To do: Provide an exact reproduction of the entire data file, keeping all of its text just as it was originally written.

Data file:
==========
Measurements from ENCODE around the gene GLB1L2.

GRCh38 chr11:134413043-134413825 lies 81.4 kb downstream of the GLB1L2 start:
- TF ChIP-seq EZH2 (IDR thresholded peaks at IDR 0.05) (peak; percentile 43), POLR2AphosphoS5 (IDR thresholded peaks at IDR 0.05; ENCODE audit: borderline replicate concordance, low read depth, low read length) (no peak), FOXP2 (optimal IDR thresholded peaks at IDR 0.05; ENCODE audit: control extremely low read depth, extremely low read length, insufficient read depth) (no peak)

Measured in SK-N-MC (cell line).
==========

Measurements from ENCODE around the gene GLB1L2.

GRCh38 chr11:134413043-134413825 lies 81.4 kb downstream of the GLB1L2 start:
- TF ChIP-seq EZH2 (IDR thresholded peaks at IDR 0.05) (peak; percentile 43), POLR2AphosphoS5 (IDR thresholded peaks at IDR 0.05; ENCODE audit: borderline replicate concordance, low read depth, low read length) (no peak), FOXP2 (optimal IDR thresholded peaks at IDR 0.05; ENCODE audit: control extremely low read depth, extremely low read length, insufficient read depth) (no peak)

Measured in SK-N-MC (cell line).